Those migrations transformed the political landscape here, making it a less likely place for Trump supporters like Roseanne Conner. Kane County went solidly for Barack Obama in 2008 and 2012, and for Hillary Clinton in the 2016 election; in fact, by 2015, Elgin was majority Hispanic, and the median income had risen substantially, too.
In other words, Lanford hasn’t changed much, while Elgin, like many other parts of the U.S., has — politically, socially and demographically.
But that hasn’t at all harmed the popularity of the “Roseanne” revival: The show’s new season kicked off with sky-high ratings and was quickly picked up for another season.
“It may be kind of ironic that Elgin now is not the Elgin it used to be, but Lanford is. Lanford is still the town it used to be,” Tim Brooks, a former network television executive and TV historian, told NBC News.
“But as long as the characters in the show seem to be good and funny people who you’d want to invite into your own home, the show will succeed,” Brooks added. “Likable characters enable viewers to put up with pretty much anything. Even Trump.
“But difficult political conversations can come up in the show, because they come up in real life, and families go on. It’s what viewers see in their own lives, and they get that and they like seeing it on television.”
Inside the Dutch Inn West, Elizabeth Gospodarek, 48, a lifelong Elginite who works at an oil and gas testing company, said Elgin residents still love the show, even if it doesn’t portray their city accurately.
“The honesty of the show is spot-on,” Gospodarek said, referring to the program’s approach to tough family conversations about politics, in between sips of Budweiser.
The character’s affinity for Trump, both on-air (as Roseanne Conner) and off (as Roseanne Barr), doesn’t fit the city in real life either, residents said.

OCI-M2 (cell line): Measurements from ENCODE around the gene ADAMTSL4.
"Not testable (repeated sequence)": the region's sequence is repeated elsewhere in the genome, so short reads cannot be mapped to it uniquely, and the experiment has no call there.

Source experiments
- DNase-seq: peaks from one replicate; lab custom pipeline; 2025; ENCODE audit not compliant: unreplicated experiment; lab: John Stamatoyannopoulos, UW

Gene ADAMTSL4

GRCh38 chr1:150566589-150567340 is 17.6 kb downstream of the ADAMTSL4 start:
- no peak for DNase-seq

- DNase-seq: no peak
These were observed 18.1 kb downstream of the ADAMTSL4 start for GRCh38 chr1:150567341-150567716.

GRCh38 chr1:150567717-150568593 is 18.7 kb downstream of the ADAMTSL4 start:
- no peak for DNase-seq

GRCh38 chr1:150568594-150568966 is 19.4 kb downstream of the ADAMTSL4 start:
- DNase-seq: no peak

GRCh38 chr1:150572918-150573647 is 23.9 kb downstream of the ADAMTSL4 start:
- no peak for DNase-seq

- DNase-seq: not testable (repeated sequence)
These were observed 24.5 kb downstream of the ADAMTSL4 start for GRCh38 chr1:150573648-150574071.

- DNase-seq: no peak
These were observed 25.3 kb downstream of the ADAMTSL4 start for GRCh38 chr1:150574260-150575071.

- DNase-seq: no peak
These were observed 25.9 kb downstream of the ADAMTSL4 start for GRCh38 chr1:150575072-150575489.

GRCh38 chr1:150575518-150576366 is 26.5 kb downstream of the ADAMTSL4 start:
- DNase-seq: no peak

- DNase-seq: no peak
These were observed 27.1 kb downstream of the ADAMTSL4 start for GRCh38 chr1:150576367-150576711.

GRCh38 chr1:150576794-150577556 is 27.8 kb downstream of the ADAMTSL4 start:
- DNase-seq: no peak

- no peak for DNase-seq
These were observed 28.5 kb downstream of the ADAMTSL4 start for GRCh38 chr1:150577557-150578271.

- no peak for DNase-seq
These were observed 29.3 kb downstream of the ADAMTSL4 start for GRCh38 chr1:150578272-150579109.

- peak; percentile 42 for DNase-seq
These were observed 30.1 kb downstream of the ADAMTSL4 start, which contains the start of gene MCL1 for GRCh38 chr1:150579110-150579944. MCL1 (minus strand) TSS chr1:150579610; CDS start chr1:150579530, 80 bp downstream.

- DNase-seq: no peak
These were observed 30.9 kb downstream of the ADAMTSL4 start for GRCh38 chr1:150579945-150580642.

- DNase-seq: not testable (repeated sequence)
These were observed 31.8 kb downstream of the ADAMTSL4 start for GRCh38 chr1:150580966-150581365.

“It is crazy to me that she’s a Trump supporter because that is so divisive and he is so divisive,” Bill DiFulvio, 57, a self-described “independent who doesn’t support Trump,” said, pointing to the real-life and fictional Roseannes.
During the first run of “Roseanne,” Elgin was a natural place on which to base Lanford.
After the closing of the Elgin National Watch Company, by far the city’s largest employer, in 1968, the city underwent a decades-long economic downturn, the effects of which continued into the late 1980s and early ’90s, when the first iteration of the show aired, said Elizabeth Marston, the director of the Elgin History Museum.
But over the last 15 to 20 years, she said, due to a resurgence in manufacturing jobs and an effort to diversify the local economy — the city’s largest nonpublic employers last year included two hospital corporations, the Grand Victoria riverboat casino, Fisher Nuts and J.P. Morgan Chase — and an influx of newcomers, many of them Latino, the city has become younger, far more diverse and Democratic.
“Elgin has changed dramatically since the late ’80s and 90s,” Marston said. “And when you see a shift like that, it then brings in more people who are, themselves, comfortable with that diversity, those values.”